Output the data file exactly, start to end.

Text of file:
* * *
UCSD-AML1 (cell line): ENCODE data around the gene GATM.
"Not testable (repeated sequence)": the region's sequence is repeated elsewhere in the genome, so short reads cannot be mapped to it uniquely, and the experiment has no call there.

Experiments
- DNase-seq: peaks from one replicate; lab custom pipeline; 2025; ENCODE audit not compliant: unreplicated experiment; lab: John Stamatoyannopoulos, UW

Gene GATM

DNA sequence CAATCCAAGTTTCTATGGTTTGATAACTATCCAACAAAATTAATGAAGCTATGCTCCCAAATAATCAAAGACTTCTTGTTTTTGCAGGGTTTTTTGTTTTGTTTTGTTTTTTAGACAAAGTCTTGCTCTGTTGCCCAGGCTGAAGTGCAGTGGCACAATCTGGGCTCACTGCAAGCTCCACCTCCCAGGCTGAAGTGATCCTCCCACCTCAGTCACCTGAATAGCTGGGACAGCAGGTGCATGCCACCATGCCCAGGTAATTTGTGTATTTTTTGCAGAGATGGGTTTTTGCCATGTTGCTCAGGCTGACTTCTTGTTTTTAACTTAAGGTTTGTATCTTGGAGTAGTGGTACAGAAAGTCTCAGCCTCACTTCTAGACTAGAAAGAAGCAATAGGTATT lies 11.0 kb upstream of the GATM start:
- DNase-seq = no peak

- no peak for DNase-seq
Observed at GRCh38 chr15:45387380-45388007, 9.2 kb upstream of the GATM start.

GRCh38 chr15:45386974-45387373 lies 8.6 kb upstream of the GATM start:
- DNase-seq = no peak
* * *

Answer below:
UCSD-AML1 (cell line): ENCODE data around the gene GATM.
"Not testable (repeated sequence)": the region's sequence is repeated elsewhere in the genome, so short reads cannot be mapped to it uniquely, and the experiment has no call there.

Experiments
- DNase-seq: peaks from one replicate; lab custom pipeline; 2025; ENCODE audit not compliant: unreplicated experiment; lab: John Stamatoyannopoulos, UW

Gene GATM

DNA sequence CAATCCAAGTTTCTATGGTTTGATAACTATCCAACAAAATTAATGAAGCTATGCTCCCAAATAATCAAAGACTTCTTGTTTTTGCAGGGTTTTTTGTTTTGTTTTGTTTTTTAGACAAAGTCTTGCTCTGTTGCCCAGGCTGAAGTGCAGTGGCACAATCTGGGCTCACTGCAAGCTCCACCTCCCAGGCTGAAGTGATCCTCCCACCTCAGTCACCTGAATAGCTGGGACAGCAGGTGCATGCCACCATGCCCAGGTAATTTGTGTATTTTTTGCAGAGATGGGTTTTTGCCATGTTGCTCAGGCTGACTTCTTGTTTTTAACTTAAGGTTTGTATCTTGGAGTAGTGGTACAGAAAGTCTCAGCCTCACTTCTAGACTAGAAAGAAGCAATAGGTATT lies 11.0 kb upstream of the GATM start:
- DNase-seq = no peak

- no peak for DNase-seq
Observed at GRCh38 chr15:45387380-45388007, 9.2 kb upstream of the GATM start.

GRCh38 chr15:45386974-45387373 lies 8.6 kb upstream of the GATM start:
- DNase-seq = no peak